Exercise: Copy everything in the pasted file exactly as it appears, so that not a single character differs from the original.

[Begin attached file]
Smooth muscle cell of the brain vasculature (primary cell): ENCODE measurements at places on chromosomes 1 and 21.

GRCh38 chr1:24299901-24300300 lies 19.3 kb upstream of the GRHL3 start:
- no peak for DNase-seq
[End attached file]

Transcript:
Smooth muscle cell of the brain vasculature (primary cell): ENCODE measurements at places on chromosomes 1 and 21.

GRCh38 chr1:24299901-24300300 lies 19.3 kb upstream of the GRHL3 start:
- no peak for DNase-seq